UConn needs an undergraduate labor movement


I’m a senior here at UConn. I’ve been involved in undergraduate political organizations here for three years. In this time, we’ve organized dozens of sit-ins, marches and demonstrations against injustice including racism, sexual violence, xenophobia, trans and queerphobia and the allocation of funds to UCPD while life-saving mental health resources are defunded. We’ve protested administrative relationships with apartheid regimes, the military industrial complex and the fossil fuel industry, which each threaten a habitable earth.  

There’s an unfortunate pattern to student-organized efforts. When terrible news surfaces about an injustice, it drives students to organize demonstrations calling for reasonable, actionable demands. Yet, support and interest from the student body dwindle over time and no broad coalition exists to sustain action. Undergraduate students alone often lack the necessary labor and resources for demands to be recognized. Without alliances, causes eventually become limited to a few undergrads with personal commitments, and there is a lack of community power built.  

Conversely, the university administration leads a tight, strategic response to student movements. They begin ignoring student concerns, then issuing communications and statements of their sympathy. When students sustain pressure, the administration creates task forces and working groups without resources, power or accountability who they claim will solve our problems. In effect, time after time, these task forces draw time and resources away from student organizers, creating the false belief that initial protests were enough to catalyze change while the initial problems persist and working group recommendations are ignored.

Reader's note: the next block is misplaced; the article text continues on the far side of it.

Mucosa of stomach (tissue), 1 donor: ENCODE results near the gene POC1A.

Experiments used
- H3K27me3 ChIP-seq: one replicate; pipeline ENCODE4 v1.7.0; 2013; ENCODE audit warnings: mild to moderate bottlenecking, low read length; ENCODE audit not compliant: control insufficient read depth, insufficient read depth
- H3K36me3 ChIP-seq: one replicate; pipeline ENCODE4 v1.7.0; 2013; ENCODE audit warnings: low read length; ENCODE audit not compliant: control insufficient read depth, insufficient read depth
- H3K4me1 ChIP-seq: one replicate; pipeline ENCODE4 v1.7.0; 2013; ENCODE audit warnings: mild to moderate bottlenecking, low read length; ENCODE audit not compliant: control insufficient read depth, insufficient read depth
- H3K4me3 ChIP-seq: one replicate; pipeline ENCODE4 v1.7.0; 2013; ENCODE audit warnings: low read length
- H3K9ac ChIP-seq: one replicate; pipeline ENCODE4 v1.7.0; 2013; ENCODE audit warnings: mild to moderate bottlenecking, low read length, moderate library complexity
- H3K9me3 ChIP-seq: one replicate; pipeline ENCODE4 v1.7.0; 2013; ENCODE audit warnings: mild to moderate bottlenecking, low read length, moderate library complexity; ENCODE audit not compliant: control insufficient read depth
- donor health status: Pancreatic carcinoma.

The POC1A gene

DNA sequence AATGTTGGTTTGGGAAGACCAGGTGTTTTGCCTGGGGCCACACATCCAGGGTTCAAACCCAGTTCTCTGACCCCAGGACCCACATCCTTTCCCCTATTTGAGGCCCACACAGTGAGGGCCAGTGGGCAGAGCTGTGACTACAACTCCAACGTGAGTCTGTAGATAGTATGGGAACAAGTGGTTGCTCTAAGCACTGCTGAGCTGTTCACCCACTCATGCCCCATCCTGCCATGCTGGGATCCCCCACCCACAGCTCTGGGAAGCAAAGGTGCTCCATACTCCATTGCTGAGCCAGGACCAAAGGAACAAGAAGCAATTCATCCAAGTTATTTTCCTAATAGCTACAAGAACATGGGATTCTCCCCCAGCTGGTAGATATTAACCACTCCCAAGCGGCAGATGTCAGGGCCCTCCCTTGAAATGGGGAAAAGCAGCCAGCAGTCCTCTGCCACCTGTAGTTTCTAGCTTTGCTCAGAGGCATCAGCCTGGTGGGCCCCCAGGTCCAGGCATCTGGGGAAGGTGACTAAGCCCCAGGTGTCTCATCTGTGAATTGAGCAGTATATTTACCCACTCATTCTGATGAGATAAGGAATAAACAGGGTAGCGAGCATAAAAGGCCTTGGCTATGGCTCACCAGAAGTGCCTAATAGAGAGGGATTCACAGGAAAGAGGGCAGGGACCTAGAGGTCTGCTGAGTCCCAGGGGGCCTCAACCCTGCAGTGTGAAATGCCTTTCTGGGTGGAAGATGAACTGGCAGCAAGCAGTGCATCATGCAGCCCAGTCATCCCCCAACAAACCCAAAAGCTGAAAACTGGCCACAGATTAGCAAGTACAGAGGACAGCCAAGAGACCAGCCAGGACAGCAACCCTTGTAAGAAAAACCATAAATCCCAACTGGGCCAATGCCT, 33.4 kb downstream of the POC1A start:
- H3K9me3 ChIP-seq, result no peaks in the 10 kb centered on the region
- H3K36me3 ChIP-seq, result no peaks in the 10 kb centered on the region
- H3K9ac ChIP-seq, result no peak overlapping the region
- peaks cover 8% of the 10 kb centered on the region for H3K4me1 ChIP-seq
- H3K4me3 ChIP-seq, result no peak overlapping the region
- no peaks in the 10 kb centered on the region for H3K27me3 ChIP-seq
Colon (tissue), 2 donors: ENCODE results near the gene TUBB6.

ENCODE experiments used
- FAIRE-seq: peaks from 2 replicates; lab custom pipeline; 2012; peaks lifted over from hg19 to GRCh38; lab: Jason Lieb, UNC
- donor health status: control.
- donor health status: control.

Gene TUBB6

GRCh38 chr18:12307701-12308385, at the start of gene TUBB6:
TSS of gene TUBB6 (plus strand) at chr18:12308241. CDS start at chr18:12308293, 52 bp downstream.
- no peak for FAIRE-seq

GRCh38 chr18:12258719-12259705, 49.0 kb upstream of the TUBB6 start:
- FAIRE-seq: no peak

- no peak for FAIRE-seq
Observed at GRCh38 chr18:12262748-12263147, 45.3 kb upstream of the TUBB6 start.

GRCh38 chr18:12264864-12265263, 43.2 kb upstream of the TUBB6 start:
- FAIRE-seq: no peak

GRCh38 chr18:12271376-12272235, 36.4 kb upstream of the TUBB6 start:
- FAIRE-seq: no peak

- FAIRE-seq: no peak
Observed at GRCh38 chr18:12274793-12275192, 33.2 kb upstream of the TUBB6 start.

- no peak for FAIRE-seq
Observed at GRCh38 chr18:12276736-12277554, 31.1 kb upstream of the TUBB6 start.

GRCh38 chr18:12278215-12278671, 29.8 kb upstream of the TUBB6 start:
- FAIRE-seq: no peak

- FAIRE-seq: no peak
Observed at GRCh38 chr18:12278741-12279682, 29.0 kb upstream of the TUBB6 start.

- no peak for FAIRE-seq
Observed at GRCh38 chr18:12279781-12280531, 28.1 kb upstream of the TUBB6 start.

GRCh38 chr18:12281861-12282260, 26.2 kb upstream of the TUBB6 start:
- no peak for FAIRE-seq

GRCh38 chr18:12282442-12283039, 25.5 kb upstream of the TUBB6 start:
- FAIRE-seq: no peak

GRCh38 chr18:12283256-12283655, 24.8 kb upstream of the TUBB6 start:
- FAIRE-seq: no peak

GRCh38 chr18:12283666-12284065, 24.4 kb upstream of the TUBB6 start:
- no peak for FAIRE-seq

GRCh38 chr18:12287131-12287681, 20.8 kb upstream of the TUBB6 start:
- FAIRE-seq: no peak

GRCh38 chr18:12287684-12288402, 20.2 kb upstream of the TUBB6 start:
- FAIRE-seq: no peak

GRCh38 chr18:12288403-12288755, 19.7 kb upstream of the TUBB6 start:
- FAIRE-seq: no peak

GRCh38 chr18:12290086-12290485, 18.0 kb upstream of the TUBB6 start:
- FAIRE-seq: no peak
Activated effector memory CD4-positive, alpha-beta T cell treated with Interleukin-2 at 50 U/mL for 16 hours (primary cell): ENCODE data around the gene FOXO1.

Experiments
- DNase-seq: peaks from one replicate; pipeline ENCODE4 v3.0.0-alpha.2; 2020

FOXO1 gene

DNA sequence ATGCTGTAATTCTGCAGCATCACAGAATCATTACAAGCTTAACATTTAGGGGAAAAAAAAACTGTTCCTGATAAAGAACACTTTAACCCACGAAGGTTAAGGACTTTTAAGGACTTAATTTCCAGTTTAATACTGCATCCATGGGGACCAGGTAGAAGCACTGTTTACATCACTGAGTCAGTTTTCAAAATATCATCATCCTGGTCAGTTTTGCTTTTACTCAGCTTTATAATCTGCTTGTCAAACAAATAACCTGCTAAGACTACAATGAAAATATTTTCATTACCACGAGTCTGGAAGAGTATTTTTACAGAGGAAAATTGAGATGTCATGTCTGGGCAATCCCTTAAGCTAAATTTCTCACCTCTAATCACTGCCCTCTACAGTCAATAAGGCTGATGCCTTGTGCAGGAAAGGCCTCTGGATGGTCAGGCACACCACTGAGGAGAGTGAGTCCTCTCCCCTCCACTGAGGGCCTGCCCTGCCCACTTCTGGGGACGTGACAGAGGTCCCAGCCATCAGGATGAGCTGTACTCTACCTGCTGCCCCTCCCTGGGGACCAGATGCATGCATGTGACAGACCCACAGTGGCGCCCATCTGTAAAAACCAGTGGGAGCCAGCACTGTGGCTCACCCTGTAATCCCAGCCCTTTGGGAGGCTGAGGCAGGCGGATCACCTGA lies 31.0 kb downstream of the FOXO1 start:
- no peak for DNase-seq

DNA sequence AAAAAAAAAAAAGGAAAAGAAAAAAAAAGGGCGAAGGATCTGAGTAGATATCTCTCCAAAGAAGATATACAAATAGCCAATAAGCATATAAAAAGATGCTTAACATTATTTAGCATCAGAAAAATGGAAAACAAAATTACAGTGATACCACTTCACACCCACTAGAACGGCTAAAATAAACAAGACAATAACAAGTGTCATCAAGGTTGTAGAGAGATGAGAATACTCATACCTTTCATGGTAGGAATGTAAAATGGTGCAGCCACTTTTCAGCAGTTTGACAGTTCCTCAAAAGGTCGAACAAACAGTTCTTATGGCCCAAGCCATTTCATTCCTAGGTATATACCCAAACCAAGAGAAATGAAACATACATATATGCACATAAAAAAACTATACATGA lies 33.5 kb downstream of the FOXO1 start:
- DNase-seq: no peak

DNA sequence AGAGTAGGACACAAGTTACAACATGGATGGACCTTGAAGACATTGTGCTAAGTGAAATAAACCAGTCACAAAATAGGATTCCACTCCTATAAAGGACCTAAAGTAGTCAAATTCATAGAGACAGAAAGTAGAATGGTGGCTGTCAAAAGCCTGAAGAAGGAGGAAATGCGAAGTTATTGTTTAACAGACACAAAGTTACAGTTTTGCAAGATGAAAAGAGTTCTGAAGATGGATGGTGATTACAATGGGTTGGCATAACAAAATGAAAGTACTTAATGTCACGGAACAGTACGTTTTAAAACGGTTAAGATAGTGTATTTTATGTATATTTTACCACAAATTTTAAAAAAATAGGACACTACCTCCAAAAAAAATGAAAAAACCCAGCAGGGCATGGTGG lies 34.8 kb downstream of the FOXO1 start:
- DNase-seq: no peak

Undergraduates gaining influence in university politics means genuinely understanding our role in the group of students, workers and faculty who create everything of value at this university.  

It’s time for students to build solidarity with worker groups on campus, uniting around our common struggles, our shared interests of fair wages, humane working conditions and institutions like labor unions — including for undergrads — that can create democracy at UConn. The current government, the Board of Trustees, represents powerful corporate and state interest groups throughout Connecticut, prioritizing revenue and lucrative industrial partnerships over the wellbeing of our community and planet. Students, workers and faculty have no say.  

It’s time we look out for each other. We need to stand up for our friends suffering from overwork and underpay, dependent on work-study assignments to attend classes here. We need to fight for everyone struggling through mental and physical illness, facing harassment, COVID-19 and other unfair working conditions, just to graduate with thousands upon thousands of dollars in debt. We also need to understand that many working class faculty and staff at UConn have their own struggles. This is a given in a country where most people live paycheck to paycheck and unions must fight to maintain contracts even at public institutions like universities. Undergrads must share and consider the community’s struggles as our own to transform labor relations and politics here at UConn.